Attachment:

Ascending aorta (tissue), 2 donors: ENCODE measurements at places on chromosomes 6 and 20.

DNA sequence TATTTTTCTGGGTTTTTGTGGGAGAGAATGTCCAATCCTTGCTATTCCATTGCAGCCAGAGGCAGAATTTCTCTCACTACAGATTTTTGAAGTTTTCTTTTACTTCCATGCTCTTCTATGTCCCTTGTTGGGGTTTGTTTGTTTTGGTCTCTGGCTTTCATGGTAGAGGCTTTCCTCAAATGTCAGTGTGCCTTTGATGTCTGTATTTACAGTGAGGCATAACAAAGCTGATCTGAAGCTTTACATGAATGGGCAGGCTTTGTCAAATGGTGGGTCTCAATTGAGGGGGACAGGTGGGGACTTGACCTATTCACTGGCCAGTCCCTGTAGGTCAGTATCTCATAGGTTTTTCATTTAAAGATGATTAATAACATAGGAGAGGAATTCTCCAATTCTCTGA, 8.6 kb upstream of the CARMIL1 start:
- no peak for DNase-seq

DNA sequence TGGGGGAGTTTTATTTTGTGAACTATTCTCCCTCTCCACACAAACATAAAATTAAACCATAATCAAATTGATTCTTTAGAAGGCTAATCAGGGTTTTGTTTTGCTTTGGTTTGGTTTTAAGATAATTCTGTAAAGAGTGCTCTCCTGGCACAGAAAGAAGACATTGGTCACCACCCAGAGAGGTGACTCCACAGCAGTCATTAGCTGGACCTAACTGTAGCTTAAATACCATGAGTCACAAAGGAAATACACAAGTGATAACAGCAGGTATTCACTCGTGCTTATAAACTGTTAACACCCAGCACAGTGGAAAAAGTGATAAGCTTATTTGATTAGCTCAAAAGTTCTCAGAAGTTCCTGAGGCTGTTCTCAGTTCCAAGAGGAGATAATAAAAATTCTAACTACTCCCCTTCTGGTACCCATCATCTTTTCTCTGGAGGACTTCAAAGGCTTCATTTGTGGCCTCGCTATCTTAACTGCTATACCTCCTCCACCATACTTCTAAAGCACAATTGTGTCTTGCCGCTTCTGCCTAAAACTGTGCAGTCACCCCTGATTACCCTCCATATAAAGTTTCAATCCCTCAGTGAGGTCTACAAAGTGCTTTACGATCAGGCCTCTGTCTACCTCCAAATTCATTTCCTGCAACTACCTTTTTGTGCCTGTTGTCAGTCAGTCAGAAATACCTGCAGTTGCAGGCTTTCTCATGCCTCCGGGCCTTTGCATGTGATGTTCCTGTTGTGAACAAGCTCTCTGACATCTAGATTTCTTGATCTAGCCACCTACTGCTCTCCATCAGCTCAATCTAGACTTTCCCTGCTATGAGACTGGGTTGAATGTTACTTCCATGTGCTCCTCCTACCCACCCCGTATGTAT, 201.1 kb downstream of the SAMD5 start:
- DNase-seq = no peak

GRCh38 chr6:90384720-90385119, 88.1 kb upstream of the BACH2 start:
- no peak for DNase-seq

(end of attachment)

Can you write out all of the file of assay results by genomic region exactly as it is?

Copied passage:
Ascending aorta (tissue), 2 donors: ENCODE measurements at places on chromosomes 6 and 20.

DNA sequence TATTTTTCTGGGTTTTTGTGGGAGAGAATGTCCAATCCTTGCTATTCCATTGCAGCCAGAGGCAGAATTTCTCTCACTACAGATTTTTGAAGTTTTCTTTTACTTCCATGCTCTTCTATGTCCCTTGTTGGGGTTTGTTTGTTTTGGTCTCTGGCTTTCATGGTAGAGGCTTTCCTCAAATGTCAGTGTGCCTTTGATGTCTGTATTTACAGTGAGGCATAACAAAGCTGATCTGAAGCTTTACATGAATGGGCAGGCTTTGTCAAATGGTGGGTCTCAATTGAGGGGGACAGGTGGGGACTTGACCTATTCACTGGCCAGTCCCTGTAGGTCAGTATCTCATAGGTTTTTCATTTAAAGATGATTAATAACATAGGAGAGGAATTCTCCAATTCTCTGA, 8.6 kb upstream of the CARMIL1 start:
- no peak for DNase-seq

DNA sequence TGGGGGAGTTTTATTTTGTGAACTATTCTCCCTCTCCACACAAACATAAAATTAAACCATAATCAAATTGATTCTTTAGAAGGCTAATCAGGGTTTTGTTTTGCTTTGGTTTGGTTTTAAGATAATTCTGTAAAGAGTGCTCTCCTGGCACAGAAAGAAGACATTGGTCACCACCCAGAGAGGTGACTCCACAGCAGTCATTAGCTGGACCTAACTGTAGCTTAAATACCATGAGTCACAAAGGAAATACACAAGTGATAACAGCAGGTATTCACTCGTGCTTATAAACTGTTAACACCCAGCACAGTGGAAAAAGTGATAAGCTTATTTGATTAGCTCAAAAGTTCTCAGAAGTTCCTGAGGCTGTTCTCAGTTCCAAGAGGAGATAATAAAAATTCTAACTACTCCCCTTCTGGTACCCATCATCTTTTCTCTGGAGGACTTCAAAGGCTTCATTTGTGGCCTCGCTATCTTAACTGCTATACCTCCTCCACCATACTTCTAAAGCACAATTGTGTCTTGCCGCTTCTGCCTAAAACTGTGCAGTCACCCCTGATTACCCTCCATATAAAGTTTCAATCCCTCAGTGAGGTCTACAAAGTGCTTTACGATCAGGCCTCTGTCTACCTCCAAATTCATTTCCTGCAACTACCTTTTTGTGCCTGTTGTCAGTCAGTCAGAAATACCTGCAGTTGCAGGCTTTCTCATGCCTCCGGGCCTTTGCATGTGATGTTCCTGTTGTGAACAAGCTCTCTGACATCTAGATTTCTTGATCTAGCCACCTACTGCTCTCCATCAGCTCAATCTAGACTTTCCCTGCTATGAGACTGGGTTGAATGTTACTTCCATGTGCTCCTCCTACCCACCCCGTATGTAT, 201.1 kb downstream of the SAMD5 start:
- DNase-seq = no peak

GRCh38 chr6:90384720-90385119, 88.1 kb upstream of the BACH2 start:
- no peak for DNase-seq